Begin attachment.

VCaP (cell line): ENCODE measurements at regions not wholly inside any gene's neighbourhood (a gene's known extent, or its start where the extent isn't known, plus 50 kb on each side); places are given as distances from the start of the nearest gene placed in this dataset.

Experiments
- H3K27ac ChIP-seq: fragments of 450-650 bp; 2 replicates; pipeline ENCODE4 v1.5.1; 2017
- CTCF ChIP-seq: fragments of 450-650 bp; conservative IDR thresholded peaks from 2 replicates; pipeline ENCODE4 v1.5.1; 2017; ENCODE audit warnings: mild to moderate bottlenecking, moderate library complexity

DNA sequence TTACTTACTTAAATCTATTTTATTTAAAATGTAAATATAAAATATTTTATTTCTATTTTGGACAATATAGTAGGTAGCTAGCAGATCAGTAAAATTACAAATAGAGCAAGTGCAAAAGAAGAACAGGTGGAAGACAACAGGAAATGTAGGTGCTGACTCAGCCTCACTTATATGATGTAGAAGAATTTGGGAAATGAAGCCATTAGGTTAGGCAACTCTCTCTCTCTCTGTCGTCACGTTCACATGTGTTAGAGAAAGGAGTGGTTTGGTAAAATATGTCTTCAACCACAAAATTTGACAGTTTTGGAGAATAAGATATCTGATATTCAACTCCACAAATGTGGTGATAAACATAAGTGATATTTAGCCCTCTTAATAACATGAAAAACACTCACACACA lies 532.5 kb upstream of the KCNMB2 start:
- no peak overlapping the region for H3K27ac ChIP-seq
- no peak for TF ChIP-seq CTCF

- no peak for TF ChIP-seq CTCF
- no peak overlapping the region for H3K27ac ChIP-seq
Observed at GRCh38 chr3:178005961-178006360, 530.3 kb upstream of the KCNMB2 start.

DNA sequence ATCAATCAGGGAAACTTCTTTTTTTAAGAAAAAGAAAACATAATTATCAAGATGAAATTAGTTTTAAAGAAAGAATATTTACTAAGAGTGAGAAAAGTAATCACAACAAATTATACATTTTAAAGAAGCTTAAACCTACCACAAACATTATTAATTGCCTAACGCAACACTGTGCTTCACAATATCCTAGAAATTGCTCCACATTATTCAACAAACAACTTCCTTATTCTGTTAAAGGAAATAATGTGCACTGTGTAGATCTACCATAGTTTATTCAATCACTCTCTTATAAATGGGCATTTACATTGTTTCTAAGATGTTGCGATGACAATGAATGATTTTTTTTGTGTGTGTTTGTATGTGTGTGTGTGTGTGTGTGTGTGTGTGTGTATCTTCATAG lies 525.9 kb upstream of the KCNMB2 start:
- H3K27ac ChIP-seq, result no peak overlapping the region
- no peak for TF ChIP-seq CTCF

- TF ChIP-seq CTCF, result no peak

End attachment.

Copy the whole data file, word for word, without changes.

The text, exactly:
VCaP (cell line): ENCODE measurements at regions not wholly inside any gene's neighbourhood (a gene's known extent, or its start where the extent isn't known, plus 50 kb on each side); places are given as distances from the start of the nearest gene placed in this dataset.

Experiments
- H3K27ac ChIP-seq: fragments of 450-650 bp; 2 replicates; pipeline ENCODE4 v1.5.1; 2017
- CTCF ChIP-seq: fragments of 450-650 bp; conservative IDR thresholded peaks from 2 replicates; pipeline ENCODE4 v1.5.1; 2017; ENCODE audit warnings: mild to moderate bottlenecking, moderate library complexity

DNA sequence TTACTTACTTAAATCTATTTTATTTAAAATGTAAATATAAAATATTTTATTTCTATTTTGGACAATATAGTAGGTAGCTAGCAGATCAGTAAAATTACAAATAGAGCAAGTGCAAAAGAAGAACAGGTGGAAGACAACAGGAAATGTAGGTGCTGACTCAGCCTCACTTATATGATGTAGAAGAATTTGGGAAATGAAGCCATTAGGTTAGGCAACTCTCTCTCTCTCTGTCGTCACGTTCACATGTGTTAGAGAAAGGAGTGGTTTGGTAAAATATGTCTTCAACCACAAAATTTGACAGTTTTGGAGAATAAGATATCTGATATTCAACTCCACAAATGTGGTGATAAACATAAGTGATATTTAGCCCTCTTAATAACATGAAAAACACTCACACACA lies 532.5 kb upstream of the KCNMB2 start:
- no peak overlapping the region for H3K27ac ChIP-seq
- no peak for TF ChIP-seq CTCF

- no peak for TF ChIP-seq CTCF
- no peak overlapping the region for H3K27ac ChIP-seq
Observed at GRCh38 chr3:178005961-178006360, 530.3 kb upstream of the KCNMB2 start.

DNA sequence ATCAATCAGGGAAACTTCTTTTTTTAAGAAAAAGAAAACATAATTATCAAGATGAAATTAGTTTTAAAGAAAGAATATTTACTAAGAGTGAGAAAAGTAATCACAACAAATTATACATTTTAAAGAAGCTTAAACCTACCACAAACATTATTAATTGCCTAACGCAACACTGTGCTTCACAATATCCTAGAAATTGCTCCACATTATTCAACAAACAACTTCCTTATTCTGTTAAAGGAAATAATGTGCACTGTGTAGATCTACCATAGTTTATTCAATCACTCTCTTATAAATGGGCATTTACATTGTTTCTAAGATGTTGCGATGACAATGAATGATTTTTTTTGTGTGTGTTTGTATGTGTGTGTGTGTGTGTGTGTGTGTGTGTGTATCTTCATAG lies 525.9 kb upstream of the KCNMB2 start:
- H3K27ac ChIP-seq, result no peak overlapping the region
- no peak for TF ChIP-seq CTCF

- TF ChIP-seq CTCF, result no peak